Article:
Sunday, March 18, 2012

Gauguin & Polynesia


As I said, it was a poster for Gauguin at the SAM that caught my eye and prompted our trip to Seattle.

Our trip to Seattle happened to coincide with the SAM's Community Day.  When we entered the museum, there was a band playing French café music, a nice touch that transported us to late nineteenth-century France--Gauguin's time. 

Gauguin & Polynesia: An Elusive Paradise surveyed the artists' art inspired by and created during his travels the islands.  The exhibit was organized coherently, beginning with some biography about Gauguin and his visit to the 1896 Paris World's Fair that in part inspired his later travels to Polynesia, and continuing on to his works.  This was not simply a retrospective of Gauguin's Polynesian works, the show gave equal attention to traditional Polynesian art objects.  The free audio-guide was also very well done; apparently narrated by Stanley Tucci (or a vocal doppelgänger), it featured experts in the field of Polynesian art and culture as well as Seattle residents of Polynesian descent.

I found Gauguin & Polynesia thoroughly thought-provoking:
  • Gauguin's Woman with a Flower reminded me of the Arlésiennes he and Van Gogh painted;
  • I considered the missionary dresses the Polynesian women wore as an element and symbol of colonial oppression;
  • I wondered about Polynesia life and economy prior to imperial contact;
  • Gauguin's Faaturuma (Melancholic) reminded me of Picasso's Blue period (which I had the opportunity to see in Amsterdam);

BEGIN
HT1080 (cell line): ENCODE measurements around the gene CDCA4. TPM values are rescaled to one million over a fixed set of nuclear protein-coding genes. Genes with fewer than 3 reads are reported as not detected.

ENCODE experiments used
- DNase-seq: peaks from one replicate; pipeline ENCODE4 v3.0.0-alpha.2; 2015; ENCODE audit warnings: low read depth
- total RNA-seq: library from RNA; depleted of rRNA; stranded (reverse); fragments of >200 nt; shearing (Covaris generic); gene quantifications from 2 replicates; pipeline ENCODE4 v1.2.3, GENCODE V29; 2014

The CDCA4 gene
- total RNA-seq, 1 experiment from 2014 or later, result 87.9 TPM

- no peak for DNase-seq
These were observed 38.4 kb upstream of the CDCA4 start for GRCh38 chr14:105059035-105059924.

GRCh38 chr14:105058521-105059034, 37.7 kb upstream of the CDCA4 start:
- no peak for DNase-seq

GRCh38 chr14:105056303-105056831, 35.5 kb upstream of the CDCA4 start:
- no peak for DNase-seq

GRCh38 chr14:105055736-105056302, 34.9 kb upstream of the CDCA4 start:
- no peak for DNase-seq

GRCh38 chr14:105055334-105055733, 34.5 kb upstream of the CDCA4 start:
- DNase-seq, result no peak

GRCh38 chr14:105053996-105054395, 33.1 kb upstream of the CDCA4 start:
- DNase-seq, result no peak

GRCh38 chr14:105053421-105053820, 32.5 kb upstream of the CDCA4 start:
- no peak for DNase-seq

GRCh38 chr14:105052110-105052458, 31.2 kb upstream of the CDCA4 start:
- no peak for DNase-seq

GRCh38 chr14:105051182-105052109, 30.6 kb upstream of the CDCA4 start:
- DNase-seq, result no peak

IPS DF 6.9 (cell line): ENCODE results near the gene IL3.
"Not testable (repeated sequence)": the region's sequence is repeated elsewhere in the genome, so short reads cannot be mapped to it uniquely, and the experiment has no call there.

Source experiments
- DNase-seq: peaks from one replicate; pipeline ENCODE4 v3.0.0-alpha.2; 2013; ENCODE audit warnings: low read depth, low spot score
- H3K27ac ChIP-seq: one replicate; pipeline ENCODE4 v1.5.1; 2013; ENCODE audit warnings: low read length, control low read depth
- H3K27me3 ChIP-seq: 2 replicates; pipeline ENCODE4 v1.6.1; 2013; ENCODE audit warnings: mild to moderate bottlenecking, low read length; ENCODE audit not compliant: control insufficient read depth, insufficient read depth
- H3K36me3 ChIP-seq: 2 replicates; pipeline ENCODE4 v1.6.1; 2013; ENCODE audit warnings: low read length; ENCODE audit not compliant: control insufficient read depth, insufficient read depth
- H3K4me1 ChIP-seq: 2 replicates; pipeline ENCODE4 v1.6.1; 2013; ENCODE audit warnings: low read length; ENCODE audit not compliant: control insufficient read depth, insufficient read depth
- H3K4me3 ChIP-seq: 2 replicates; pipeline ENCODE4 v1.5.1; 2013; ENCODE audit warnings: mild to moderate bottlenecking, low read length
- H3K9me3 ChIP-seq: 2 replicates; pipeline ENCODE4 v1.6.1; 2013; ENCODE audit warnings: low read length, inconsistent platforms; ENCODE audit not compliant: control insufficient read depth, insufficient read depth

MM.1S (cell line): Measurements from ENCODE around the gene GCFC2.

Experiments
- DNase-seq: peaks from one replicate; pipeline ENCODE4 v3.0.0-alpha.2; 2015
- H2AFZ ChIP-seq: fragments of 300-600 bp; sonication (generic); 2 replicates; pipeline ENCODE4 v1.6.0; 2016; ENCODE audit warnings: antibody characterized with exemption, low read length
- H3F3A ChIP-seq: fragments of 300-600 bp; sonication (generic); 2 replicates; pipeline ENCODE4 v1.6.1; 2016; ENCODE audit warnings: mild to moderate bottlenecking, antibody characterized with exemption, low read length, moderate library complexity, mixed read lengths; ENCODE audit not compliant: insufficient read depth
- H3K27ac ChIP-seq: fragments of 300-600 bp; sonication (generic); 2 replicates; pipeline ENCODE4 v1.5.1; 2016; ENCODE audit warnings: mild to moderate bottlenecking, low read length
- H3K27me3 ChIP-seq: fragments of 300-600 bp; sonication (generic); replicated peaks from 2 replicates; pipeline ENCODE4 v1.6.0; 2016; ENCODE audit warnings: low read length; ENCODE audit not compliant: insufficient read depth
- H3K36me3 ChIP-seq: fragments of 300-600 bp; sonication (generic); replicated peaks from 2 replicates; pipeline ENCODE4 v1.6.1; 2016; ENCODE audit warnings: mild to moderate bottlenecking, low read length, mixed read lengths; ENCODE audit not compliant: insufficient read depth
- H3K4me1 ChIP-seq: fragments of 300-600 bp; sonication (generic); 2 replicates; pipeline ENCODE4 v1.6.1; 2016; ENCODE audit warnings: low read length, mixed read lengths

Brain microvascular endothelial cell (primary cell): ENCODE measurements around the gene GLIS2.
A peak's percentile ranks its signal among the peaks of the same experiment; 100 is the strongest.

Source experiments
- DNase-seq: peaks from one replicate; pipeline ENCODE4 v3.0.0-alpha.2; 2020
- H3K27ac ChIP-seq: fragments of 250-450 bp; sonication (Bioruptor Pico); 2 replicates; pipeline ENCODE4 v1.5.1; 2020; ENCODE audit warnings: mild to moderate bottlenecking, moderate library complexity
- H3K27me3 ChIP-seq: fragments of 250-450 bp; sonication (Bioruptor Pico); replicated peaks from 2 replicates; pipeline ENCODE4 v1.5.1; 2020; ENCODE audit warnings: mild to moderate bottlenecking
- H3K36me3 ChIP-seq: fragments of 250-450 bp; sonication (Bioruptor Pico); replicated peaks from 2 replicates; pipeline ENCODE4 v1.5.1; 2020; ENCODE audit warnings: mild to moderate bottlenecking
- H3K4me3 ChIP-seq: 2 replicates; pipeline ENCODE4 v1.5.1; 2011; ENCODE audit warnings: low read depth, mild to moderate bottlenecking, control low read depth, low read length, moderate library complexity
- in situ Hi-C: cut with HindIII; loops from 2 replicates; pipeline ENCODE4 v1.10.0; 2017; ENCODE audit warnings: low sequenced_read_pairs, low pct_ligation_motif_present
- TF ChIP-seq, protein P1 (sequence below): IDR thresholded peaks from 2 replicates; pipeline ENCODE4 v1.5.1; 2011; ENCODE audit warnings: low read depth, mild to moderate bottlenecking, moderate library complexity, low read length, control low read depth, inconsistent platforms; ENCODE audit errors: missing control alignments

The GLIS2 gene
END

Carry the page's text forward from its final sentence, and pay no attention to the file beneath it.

• As Gauguin's first trip to Polynesia was funded in part by the French government to produce reportorial paintings, I thought of the potential problems in relying on such paintings and the advent of photography and photojournalism;
  • I found that some of the tikis' facial features (particularly the large eyes and mouths) resembled the facial features in Haida art.
The show was beautiful and made me eager to learn more about Polynesian art and culture.  The SAM is the only North American stop for Gauguin & Polynesia.  If you happen to be planning a trip to Seattle, you should definitely go.

(Exhibit image in collage via the SAM)

1 comment:

Kate Hutchinson said...

Several years ago, the Museum of Fine Arts in Boston had a special exhibit of Gaughin in Tahiti. I really loved the exhibition and was struck by the way that Gaughin had made himself so comfortable in the culture, but also how he really turned Tahiti into a "sexual playland" for himself. In reading "London's Sinful Secret" this year, a book on 18th century London's sex industry, there was a section on how the discovery and colonialism budding in Tahiti created a new fad fantasy in Europe.

I'm sad I won't get to see this exhibit in Seattle.